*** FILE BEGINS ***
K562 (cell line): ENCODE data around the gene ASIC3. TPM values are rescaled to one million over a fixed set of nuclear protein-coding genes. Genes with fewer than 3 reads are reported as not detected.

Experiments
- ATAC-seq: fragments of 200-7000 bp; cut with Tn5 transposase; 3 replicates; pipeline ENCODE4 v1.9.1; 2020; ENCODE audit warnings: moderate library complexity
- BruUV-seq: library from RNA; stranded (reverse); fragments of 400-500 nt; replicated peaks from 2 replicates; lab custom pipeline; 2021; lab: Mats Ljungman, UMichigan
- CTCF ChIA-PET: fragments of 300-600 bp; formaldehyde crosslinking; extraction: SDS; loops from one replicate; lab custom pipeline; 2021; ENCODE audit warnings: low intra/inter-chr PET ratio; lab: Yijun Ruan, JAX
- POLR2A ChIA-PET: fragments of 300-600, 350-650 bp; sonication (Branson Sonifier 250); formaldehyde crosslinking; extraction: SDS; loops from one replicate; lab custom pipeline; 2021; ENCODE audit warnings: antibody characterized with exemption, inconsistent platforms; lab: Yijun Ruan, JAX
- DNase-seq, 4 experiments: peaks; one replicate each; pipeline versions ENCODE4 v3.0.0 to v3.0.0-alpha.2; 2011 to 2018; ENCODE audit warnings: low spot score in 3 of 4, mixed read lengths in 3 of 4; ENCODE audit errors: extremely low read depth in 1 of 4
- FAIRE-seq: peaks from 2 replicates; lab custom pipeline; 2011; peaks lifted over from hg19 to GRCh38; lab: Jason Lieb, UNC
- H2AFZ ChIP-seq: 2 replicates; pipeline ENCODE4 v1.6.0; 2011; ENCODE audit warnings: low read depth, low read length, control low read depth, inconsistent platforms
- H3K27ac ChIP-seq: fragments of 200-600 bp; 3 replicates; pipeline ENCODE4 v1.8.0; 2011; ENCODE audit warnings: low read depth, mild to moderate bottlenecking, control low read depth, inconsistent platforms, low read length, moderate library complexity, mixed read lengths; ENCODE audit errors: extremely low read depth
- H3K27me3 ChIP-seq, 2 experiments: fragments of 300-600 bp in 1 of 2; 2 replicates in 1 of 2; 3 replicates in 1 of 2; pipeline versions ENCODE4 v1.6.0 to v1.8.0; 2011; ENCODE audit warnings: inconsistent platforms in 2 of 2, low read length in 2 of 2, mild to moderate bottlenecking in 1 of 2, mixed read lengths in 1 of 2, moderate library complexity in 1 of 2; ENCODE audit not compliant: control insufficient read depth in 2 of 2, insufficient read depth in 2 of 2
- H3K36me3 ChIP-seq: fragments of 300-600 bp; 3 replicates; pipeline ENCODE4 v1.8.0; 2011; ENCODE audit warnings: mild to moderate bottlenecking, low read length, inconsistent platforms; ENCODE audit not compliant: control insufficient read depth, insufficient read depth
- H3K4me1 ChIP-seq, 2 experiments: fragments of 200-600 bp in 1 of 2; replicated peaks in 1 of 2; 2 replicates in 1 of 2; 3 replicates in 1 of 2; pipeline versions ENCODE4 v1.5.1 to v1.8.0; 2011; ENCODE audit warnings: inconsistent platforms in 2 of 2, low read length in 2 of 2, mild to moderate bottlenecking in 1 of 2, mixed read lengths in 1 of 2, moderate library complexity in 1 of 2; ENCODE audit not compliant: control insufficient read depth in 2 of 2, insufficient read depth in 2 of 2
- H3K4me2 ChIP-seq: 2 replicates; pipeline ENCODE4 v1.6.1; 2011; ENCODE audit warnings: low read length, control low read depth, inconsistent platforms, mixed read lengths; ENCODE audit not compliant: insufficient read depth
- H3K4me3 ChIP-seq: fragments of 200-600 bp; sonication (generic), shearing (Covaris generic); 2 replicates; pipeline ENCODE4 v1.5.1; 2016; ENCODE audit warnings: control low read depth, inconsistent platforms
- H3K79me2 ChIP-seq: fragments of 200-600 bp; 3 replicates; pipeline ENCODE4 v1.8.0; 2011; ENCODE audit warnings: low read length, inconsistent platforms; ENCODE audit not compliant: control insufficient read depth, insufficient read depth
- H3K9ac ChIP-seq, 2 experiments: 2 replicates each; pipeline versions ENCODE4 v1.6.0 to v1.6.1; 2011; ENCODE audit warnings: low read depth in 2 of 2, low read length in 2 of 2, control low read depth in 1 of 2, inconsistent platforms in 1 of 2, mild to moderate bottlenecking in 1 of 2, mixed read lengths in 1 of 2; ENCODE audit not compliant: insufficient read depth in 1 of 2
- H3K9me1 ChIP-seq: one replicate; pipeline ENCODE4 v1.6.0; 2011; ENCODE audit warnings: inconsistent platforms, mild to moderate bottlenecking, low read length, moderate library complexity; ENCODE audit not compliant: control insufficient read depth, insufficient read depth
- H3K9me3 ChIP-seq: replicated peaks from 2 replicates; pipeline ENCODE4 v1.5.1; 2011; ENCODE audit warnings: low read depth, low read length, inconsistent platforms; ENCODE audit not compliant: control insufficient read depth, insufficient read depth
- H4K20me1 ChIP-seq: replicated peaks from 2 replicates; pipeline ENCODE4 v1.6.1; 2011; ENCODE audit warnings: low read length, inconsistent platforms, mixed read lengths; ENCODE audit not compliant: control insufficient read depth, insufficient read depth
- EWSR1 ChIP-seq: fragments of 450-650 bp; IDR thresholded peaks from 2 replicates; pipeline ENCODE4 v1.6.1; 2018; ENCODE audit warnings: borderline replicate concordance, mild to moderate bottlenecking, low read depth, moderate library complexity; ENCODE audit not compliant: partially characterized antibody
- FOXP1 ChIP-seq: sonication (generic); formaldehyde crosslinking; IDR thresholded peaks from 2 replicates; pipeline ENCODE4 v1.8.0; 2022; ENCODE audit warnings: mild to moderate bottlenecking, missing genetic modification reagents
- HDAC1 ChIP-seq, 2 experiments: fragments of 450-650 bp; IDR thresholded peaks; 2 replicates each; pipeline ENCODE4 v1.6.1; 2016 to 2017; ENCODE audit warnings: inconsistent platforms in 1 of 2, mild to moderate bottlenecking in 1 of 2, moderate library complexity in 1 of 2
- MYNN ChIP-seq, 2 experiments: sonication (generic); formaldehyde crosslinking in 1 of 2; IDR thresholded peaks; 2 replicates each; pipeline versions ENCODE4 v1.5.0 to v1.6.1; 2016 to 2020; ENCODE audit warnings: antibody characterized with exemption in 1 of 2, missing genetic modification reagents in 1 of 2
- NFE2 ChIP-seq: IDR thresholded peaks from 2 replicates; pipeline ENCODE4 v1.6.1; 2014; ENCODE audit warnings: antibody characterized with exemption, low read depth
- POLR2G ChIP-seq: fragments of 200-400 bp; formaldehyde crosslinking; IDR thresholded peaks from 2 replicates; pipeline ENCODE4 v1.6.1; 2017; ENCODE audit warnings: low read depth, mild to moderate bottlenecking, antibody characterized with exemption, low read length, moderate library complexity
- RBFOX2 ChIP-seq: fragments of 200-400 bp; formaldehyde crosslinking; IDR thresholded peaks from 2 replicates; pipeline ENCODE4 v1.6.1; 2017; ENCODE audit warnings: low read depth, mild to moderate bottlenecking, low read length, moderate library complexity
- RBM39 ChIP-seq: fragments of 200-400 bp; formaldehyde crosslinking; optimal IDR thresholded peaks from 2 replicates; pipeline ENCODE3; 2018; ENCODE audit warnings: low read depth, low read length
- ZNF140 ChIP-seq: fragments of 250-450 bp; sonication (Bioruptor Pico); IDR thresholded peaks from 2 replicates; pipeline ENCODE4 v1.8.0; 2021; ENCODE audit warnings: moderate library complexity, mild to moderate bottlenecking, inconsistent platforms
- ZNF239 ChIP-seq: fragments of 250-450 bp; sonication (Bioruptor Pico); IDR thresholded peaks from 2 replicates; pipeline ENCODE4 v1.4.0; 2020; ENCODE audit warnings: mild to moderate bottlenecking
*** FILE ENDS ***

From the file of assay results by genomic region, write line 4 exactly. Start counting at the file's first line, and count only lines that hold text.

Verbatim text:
- BruUV-seq: library from RNA; stranded (reverse); fragments of 400-500 nt; replicated peaks from 2 replicates; lab custom pipeline; 2021; lab: Mats Ljungman, UMichigan